Measuring partisanship in Pennsylvania’s Congressional district maps
A little overdue, but I finally took the time to dig into some local primary results after Washington voted on March 10th. While working on the Shaun Scott campaign I learned that Seattle election results can swing wildly after election night thanks to King County’s vote-by-mail system. Last fall, late ballots swung decisively toward the progressive candidates for city council in both the primary and general elections, and while our campaign came a few points short in D4, we closed the gap considerably after all votes were counted.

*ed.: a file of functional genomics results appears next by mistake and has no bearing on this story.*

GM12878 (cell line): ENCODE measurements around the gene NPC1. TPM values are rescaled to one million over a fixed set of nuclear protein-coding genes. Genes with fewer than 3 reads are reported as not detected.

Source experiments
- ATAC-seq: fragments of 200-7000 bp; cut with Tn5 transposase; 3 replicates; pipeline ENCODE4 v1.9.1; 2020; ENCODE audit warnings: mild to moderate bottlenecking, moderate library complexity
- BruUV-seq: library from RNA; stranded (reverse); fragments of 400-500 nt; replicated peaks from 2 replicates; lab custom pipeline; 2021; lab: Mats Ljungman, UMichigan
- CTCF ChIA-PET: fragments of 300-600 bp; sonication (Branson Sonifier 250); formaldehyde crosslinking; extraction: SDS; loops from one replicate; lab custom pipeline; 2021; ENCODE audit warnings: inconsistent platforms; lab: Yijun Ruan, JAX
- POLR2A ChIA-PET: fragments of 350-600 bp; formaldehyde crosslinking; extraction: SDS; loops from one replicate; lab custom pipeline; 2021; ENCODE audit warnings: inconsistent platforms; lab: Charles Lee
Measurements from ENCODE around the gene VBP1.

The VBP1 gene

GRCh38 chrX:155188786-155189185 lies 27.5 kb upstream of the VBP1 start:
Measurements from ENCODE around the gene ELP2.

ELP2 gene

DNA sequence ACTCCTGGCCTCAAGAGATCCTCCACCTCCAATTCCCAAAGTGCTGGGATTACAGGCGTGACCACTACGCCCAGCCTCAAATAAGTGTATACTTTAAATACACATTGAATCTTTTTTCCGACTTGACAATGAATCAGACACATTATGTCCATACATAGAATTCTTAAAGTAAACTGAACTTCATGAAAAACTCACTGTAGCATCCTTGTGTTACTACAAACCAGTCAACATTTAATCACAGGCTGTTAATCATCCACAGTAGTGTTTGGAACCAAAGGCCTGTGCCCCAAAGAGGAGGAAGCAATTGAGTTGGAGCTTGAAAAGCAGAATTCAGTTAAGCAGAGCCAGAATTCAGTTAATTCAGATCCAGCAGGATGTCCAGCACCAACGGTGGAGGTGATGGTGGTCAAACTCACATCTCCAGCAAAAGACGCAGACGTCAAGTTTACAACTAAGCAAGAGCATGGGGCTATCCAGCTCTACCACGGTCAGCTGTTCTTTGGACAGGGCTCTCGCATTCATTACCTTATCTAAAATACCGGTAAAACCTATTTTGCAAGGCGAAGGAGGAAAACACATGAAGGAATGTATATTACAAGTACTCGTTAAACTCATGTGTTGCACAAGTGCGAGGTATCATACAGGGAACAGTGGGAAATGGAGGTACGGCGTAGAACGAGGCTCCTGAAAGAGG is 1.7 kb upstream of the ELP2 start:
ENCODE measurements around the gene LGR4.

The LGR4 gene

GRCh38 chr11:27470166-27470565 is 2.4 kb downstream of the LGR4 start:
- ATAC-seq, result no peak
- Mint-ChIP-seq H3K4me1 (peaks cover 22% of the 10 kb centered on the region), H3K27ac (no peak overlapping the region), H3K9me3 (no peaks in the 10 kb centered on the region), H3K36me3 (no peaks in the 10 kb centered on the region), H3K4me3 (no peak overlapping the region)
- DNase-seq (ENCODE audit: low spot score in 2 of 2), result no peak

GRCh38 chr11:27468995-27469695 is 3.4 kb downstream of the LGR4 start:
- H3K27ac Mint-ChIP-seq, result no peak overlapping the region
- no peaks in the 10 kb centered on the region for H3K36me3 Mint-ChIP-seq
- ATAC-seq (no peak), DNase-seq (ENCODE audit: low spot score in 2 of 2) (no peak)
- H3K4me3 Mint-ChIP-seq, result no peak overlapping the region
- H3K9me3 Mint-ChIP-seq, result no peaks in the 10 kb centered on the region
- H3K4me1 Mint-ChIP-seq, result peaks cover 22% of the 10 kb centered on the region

Back when I was in the DCL, some of my favorite assignments involved recreating graphics from The Upshot at the The New York Times. I was working on some post-primary analysis for the Shaun Scott campaign recently when I recalled a graphic from 2016 that compared county-level election results between the 2016 and 2012 presidential races. I like this style of electoral map because it draws the viewer’s attention to the change taking place on election night, and it indicates which direction the country is headed at a glance.
EDA of SF Police Department incident data
A quick analysis of my time at Stanford